"The refusal of evangelical leaders to denounce Trump has done incalculable damage to the cause of Christianity," said Broken Arrow resident Lance Christiansen.
Patrick Mason, the Leonard J. Arrington Chair of Mormon History and Culture at Utah State University, will deliver the 33rd annual Knippa Lecture at 4 p.m. Sunday at Grace Lutheran Church, 2331 E. Fifth Place.
On tour with Shane Claiborne as he makes his unorthodox, theatrical case to America.
Soon we will have the Bible according to Trump. The color of the Kool-Aid is red.
Use God’s principles of love, compassion and mercy as a litmus test to gauge what the pastor and/or evangelicals say.
A professional fact-checker reports that Donald Trump has told almost 3,000 lies since taking office. Yet, evangelicals still support him.
Baptists tend to be teetotalers, but some obviously make an exception for the potent Kool-Aid they serve at the White House. It has produced (metaphorically) a different kind of belligerent intoxication.
For millions of evangelical Christians, President Donald Trump's announcement Monday night was the vision they held in their heads as they stepped into the polling booth almost two years ago: a Republican president, filling the Supreme Court with more conservative justices who might drastically curtail access to legal abortion and advance other conservative Christian priorities.
Evangelicals are finally realizing and admitting what others have been thinking: Right now, they’re mostly hypocrites.
We must be willing to accept that we will be led by less than perfect people working with a less than a perfect system.
As a single woman and a professional author and editor, Gina Dalfonzo doesn't fit the stereotype of a conservative Christian woman whose life is built around home and motherhood. But Dalfonzo actually has no problem with the traditional idea that God intended men and women to have different roles. In fact, she cherishes it. She's always belonged to evangelical churches that are led by men only, a model she feels connects her through time to Jesus.
About 50 top leaders of major evangelical institutions will attend an invitation-only gathering next week to discuss the future and the "soul" of evangelicalism at a time when many of them are concerned their faith group has become tainted by its association with divisive politics under President Donald Trump.
Most of the evangelical church missed an opportunity to participate in what may be deemed the most important task of the Christian church, the establishment of the kingdom of God on earth.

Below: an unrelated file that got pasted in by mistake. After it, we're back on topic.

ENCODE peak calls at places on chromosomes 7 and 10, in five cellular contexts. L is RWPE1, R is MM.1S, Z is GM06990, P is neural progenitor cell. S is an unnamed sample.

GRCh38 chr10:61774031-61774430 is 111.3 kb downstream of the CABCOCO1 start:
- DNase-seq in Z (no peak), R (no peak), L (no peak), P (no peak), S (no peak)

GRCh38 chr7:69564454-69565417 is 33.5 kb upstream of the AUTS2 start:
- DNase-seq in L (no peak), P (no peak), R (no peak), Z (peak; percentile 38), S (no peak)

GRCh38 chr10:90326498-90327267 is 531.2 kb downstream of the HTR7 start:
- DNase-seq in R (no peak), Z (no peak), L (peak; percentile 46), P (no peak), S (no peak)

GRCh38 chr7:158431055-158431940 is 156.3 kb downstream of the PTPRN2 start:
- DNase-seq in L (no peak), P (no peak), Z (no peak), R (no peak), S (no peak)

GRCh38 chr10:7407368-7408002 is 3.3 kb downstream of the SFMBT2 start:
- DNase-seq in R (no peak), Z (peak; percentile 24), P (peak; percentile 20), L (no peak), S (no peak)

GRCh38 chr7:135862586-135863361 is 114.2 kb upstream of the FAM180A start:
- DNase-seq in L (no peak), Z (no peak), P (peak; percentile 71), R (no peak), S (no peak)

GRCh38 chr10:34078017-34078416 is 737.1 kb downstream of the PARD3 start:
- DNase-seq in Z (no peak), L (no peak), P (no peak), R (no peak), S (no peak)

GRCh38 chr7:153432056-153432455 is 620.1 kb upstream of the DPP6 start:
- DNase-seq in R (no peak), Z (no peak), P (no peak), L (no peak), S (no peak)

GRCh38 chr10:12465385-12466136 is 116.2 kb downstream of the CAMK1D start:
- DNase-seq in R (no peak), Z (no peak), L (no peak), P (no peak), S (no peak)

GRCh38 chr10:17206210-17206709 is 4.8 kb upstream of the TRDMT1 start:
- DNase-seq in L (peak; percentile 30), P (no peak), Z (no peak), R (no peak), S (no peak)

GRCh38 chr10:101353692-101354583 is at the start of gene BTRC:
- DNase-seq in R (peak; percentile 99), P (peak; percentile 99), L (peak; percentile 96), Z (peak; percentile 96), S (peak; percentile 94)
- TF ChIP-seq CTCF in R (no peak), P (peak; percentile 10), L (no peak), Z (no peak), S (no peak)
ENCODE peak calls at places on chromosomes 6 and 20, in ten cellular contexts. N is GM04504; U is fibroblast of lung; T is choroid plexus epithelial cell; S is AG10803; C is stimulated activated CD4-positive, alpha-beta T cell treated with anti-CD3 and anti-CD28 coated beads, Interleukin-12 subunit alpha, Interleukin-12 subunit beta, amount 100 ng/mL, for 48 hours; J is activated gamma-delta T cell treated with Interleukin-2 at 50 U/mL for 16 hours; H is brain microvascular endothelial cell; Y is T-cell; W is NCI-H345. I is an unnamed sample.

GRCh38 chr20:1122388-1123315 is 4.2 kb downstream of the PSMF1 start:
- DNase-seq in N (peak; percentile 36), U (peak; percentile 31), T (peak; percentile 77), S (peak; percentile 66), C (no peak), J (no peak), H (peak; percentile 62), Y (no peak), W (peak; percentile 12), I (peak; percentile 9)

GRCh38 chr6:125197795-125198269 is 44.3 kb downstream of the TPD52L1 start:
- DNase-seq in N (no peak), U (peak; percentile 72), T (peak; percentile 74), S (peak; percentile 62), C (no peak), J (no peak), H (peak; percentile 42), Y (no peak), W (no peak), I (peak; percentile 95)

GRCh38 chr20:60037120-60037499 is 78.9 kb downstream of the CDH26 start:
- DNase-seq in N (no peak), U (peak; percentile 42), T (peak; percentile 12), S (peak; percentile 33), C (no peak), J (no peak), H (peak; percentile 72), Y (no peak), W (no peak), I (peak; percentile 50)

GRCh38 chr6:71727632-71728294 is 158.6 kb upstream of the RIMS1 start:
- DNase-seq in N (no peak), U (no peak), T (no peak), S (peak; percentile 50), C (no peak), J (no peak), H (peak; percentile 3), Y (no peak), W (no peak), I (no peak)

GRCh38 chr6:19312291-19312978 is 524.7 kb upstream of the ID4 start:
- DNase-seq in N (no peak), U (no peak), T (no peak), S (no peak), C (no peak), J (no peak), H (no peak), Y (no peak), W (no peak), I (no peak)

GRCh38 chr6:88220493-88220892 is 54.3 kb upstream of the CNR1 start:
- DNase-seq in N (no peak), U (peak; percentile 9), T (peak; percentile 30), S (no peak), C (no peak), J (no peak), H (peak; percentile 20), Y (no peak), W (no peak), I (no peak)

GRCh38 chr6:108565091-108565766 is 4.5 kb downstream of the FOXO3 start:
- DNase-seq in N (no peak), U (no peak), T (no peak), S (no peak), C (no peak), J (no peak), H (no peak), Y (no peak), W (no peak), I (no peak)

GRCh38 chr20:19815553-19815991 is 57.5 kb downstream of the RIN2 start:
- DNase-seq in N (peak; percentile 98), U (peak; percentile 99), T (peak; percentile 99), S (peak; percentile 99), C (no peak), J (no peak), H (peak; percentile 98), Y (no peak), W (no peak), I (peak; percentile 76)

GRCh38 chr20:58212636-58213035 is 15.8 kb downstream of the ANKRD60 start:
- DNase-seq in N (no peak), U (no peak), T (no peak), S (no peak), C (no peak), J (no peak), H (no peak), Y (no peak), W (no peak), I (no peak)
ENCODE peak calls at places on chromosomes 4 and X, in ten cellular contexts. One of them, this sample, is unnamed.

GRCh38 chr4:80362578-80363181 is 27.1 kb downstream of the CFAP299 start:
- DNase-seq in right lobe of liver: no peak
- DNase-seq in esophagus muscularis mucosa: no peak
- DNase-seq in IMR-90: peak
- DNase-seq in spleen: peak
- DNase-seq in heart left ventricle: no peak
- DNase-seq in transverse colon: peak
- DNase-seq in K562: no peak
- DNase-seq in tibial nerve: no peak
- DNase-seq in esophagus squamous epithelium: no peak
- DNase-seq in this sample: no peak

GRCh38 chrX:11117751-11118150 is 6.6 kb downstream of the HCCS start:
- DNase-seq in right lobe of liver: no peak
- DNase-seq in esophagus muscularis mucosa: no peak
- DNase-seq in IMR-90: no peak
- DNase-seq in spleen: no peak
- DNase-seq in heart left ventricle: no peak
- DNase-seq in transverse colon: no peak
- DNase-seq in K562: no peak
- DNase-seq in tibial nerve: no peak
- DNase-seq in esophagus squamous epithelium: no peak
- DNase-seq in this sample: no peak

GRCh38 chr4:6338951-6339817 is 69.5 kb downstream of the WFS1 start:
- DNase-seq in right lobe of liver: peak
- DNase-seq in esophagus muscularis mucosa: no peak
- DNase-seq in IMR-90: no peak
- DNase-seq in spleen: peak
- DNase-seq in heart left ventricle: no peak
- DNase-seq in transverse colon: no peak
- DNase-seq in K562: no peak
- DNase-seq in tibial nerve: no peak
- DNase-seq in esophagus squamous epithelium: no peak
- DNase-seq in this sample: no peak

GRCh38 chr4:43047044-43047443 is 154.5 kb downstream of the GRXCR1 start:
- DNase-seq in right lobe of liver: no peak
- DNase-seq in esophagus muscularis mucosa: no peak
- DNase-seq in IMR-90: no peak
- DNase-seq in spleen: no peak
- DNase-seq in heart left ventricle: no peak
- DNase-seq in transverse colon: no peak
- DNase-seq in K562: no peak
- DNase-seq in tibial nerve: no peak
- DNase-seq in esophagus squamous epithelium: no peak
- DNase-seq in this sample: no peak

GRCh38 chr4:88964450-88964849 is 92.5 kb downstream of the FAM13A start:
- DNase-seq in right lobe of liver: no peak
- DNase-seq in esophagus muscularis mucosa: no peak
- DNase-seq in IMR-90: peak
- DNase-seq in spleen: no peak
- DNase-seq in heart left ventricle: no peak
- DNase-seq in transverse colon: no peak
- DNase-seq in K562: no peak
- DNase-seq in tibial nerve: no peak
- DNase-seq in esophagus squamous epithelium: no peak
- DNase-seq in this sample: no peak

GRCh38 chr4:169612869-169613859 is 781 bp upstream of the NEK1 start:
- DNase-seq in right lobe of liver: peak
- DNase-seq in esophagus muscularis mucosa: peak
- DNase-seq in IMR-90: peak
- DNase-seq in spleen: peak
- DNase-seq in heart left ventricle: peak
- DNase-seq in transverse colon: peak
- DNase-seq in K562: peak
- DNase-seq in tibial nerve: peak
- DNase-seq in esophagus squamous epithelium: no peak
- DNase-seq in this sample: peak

This much is clear. For Graham, faith was not the instrument to some other end; it was the prize itself. He had no ulterior motives. No trace of cynicism. He was consumed by grace, and spoke in gratitude.
The eight-story, cutting-edge $500 million institution, which opened last month and is already one of the world’s largest Bible museums, devotes more space to stories of the Hebrew Bible than to the New Testament.
Donald Trump's first year in office played into several of the top religion stories.
President Donald Trump continues to retain the overwhelming support among Evangelicals who supported him in the 2016 election with an 82 perce…
Amy Becker has an interesting article on a subject dear to evangelical Christians - Christian unity and politics (“Christian? Yes,” Nov. 19).
Whether it is the term "evangelical" or "mainline," "liberal" or "conservative," the adjectives we use to describe our faith have served to divide us more than they have defined us. Christians in America have become sparring factions rather than a diverse and multifaceted movement of people who all seek to know and follow Jesus, to bring the Good News in different ways to a hurting world. Our labels break us into little huddles that insulate us from the fullness of the whole church.
Tulsa attorney Tom Winters should attend Tulsa Opera’s upcoming production of “Faust” to see what happens to a person who makes a deal with the devil to achieve his heart’s desire
“It’s a funny thing, when I was in the White House, shaking the president’s hand, I was thinking how strange it was not to be nervous," Tom Winters said. "I believe part of it is President Trump does make people feel relaxed. He is very likable.”
WASHINGTON — Even in an era of marriage diversity, it remains the most unlikely match: Donald Trump and his loyal evangelical base. In the com…
When President Donald Trump announced last week that he planned to "destroy" the Johnson Amendment, he, again, set the social media aflame. He also unnerved a lot of First Amendment disciples and probably more than a few religious leaders.